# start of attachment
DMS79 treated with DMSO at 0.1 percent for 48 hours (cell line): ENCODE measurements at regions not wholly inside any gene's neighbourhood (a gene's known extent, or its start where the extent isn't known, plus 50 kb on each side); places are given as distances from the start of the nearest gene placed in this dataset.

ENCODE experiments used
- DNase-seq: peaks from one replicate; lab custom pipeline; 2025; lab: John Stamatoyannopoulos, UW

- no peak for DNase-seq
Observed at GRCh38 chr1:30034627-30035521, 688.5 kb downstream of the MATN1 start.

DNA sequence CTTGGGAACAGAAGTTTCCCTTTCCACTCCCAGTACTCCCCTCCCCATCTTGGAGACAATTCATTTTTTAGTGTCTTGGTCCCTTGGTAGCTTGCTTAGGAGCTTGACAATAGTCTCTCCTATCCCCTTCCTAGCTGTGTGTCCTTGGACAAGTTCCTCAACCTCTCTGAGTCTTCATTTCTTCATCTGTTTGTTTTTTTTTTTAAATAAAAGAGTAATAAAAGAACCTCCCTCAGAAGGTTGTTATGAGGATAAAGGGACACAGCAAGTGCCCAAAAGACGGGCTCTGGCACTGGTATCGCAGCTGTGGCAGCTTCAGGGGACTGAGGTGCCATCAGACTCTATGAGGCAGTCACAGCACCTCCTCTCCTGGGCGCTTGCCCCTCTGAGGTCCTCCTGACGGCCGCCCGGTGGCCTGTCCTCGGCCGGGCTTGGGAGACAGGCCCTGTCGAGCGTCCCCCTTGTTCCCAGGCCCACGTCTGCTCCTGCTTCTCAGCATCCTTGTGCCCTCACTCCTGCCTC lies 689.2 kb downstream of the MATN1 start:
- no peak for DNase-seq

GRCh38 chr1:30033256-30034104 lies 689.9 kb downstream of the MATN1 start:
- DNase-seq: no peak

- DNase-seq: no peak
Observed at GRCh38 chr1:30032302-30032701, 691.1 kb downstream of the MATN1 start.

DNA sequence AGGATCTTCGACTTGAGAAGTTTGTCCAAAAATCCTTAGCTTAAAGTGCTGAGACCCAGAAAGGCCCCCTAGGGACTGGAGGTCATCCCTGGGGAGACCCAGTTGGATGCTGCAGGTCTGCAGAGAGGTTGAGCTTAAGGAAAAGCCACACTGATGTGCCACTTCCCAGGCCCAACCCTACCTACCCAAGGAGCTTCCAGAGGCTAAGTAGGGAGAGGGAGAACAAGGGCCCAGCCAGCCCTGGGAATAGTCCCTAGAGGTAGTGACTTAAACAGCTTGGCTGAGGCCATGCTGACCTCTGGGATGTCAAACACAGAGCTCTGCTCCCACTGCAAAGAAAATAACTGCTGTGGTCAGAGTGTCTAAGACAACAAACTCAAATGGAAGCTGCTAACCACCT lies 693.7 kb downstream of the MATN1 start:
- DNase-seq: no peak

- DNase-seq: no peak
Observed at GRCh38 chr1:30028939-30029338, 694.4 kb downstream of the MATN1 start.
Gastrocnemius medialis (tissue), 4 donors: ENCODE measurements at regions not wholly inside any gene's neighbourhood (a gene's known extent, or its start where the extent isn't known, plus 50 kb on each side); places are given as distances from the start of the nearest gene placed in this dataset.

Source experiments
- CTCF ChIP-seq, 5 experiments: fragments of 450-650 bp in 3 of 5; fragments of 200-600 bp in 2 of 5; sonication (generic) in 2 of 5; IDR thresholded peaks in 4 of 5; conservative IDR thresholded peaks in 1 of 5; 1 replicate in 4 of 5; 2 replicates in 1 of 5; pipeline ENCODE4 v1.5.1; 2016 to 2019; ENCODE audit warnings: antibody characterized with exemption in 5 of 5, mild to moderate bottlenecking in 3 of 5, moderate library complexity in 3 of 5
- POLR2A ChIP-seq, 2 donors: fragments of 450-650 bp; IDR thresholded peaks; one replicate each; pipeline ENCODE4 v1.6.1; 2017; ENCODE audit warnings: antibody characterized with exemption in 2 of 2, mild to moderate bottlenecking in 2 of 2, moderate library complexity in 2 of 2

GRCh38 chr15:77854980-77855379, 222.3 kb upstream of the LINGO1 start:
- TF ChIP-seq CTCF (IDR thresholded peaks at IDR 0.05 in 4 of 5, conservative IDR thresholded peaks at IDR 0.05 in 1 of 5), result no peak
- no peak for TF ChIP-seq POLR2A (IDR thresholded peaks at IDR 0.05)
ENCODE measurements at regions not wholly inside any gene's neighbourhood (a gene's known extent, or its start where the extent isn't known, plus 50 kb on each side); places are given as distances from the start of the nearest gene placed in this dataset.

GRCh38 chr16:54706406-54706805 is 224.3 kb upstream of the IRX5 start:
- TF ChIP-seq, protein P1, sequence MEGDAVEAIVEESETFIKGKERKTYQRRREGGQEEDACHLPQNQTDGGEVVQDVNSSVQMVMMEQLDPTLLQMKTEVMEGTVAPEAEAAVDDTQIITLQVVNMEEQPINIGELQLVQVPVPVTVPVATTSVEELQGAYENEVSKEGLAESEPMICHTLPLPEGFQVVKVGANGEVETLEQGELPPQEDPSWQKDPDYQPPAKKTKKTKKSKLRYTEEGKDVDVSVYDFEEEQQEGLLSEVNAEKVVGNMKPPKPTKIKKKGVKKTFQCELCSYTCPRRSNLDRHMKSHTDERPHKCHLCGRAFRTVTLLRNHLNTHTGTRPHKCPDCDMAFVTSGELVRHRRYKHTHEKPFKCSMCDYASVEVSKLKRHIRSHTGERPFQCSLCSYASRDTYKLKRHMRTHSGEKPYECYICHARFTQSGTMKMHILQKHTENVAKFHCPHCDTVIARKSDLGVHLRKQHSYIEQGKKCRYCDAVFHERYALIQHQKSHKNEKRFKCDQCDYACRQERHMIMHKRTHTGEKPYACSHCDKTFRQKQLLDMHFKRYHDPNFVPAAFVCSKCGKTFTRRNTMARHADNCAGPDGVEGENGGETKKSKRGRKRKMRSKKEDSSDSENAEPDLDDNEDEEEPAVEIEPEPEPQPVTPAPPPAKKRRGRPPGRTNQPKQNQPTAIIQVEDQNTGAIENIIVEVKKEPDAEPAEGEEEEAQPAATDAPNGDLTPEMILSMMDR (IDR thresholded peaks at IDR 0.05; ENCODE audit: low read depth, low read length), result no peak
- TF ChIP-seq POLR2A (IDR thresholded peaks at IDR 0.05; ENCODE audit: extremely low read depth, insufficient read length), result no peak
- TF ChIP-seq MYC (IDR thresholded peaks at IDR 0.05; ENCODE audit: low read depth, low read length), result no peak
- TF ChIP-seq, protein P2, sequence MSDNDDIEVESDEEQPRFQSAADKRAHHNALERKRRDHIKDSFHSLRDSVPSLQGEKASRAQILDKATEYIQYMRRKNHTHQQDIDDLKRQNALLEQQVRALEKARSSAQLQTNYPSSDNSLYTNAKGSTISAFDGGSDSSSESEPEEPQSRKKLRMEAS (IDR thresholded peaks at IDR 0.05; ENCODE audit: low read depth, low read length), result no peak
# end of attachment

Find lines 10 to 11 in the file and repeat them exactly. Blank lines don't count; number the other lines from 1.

- DNase-seq: no peak
Observed at GRCh38 chr1:30032302-30032701, 691.1 kb downstream of the MATN1 start.